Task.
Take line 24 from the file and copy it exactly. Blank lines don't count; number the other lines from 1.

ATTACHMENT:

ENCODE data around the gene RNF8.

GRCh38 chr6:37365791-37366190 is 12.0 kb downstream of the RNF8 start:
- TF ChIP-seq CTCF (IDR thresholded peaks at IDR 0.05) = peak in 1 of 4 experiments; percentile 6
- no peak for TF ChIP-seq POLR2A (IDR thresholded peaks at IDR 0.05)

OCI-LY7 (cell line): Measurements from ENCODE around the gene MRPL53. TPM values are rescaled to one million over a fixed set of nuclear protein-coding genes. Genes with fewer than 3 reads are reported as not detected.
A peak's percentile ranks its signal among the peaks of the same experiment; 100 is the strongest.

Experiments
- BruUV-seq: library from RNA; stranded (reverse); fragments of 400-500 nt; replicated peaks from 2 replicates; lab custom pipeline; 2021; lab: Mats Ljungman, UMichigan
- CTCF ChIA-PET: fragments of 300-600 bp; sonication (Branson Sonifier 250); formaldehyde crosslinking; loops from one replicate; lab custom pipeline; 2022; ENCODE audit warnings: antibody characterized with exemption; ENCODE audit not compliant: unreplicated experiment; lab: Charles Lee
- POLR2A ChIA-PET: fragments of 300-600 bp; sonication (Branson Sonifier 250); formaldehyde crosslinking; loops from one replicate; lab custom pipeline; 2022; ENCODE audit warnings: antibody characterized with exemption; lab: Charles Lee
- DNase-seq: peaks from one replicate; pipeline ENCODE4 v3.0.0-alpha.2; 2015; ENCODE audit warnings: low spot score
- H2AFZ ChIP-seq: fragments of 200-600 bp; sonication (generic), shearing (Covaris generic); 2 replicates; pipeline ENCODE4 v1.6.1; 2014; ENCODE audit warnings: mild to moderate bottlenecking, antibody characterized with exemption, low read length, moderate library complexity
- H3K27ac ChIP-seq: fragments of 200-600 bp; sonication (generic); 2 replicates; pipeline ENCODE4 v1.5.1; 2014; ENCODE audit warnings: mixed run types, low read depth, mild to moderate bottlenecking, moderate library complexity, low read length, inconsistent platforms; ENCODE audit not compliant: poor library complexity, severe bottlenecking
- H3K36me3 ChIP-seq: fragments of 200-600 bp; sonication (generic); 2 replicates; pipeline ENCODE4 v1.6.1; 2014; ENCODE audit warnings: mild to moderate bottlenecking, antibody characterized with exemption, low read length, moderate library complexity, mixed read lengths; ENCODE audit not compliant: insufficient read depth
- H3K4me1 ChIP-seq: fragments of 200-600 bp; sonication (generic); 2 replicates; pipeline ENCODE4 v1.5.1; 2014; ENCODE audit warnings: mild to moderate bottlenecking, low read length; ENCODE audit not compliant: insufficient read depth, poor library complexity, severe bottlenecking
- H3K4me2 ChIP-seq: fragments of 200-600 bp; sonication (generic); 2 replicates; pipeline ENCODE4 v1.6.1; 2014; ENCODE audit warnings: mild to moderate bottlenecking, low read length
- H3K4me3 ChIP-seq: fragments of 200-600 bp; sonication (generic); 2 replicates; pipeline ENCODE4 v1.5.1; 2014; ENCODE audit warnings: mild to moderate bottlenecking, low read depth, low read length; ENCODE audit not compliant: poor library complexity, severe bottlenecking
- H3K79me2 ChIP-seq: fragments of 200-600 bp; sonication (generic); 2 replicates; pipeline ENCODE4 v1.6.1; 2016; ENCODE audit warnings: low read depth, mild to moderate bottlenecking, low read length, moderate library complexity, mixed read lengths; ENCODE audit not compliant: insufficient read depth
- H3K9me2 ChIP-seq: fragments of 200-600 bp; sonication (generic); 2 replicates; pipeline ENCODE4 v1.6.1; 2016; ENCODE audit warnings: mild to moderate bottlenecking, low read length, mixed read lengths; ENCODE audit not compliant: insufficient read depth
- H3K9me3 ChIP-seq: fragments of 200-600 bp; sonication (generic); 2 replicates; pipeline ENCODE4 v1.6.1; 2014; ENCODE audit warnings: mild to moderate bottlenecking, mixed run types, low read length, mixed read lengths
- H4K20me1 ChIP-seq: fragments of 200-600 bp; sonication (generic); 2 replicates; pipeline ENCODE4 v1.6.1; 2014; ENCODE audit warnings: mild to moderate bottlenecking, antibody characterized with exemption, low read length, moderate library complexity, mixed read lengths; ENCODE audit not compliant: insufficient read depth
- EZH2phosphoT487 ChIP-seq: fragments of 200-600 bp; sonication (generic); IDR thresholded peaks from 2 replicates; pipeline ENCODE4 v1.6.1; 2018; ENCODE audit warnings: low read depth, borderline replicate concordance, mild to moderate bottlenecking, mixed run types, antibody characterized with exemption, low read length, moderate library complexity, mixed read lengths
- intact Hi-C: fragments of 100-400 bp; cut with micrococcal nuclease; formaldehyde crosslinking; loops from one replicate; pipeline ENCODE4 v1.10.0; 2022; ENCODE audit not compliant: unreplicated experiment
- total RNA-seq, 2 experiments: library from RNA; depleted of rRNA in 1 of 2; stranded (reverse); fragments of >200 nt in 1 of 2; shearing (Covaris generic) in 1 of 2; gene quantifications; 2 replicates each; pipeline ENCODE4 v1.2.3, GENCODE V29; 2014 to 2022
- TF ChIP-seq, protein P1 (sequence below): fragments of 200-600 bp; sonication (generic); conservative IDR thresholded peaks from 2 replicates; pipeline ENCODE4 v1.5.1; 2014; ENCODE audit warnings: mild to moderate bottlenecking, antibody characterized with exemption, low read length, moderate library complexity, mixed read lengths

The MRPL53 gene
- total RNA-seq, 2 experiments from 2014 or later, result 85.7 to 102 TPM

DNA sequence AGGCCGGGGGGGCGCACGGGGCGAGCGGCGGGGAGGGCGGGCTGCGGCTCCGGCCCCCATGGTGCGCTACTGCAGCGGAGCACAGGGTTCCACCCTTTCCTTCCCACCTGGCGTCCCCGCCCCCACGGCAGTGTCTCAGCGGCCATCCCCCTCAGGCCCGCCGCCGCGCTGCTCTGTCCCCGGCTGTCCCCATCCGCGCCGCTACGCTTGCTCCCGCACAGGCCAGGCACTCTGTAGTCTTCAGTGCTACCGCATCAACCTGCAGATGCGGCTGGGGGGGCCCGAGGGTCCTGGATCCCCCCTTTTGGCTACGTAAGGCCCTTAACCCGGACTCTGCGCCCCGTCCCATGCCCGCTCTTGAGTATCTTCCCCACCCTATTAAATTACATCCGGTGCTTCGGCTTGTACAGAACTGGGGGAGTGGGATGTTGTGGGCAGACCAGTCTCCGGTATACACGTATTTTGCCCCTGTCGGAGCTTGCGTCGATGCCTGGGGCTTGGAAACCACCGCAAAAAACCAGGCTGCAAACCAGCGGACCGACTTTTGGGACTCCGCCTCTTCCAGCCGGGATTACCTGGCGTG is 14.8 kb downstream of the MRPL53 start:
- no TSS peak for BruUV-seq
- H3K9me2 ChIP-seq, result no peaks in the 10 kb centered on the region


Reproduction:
- total RNA-seq, 2 experiments: library from RNA; depleted of rRNA in 1 of 2; stranded (reverse); fragments of >200 nt in 1 of 2; shearing (Covaris generic) in 1 of 2; gene quantifications; 2 replicates each; pipeline ENCODE4 v1.2.3, GENCODE V29; 2014 to 2022